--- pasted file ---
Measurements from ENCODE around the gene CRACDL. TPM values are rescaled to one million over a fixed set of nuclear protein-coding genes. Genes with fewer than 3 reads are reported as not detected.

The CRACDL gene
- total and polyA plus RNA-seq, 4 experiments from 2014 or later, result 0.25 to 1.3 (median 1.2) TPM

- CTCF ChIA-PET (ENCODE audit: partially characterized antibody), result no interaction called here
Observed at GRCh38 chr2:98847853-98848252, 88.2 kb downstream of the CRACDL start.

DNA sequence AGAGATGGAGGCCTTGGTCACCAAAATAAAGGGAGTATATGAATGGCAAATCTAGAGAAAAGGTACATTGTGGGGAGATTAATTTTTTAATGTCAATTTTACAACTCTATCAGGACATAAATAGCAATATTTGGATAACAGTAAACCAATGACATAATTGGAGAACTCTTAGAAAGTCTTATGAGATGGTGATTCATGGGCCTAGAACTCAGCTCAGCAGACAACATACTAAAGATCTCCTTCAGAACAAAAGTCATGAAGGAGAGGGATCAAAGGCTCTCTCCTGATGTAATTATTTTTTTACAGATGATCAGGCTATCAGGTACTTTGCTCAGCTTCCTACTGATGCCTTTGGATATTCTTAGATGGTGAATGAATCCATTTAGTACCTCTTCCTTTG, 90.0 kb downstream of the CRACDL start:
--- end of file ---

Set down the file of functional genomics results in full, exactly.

Measurements from ENCODE around the gene CRACDL. TPM values are rescaled to one million over a fixed set of nuclear protein-coding genes. Genes with fewer than 3 reads are reported as not detected.

The CRACDL gene
- total and polyA plus RNA-seq, 4 experiments from 2014 or later, result 0.25 to 1.3 (median 1.2) TPM

- CTCF ChIA-PET (ENCODE audit: partially characterized antibody), result no interaction called here
Observed at GRCh38 chr2:98847853-98848252, 88.2 kb downstream of the CRACDL start.

DNA sequence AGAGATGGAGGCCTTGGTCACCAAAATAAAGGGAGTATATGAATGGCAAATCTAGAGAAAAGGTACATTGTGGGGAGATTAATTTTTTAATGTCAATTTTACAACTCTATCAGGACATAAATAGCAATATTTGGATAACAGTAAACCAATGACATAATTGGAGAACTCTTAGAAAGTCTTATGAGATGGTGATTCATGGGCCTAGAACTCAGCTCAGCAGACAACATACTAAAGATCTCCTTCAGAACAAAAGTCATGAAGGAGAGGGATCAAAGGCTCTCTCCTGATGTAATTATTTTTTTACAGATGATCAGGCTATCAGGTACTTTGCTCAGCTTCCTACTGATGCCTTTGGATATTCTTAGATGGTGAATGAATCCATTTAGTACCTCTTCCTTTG, 90.0 kb downstream of the CRACDL start: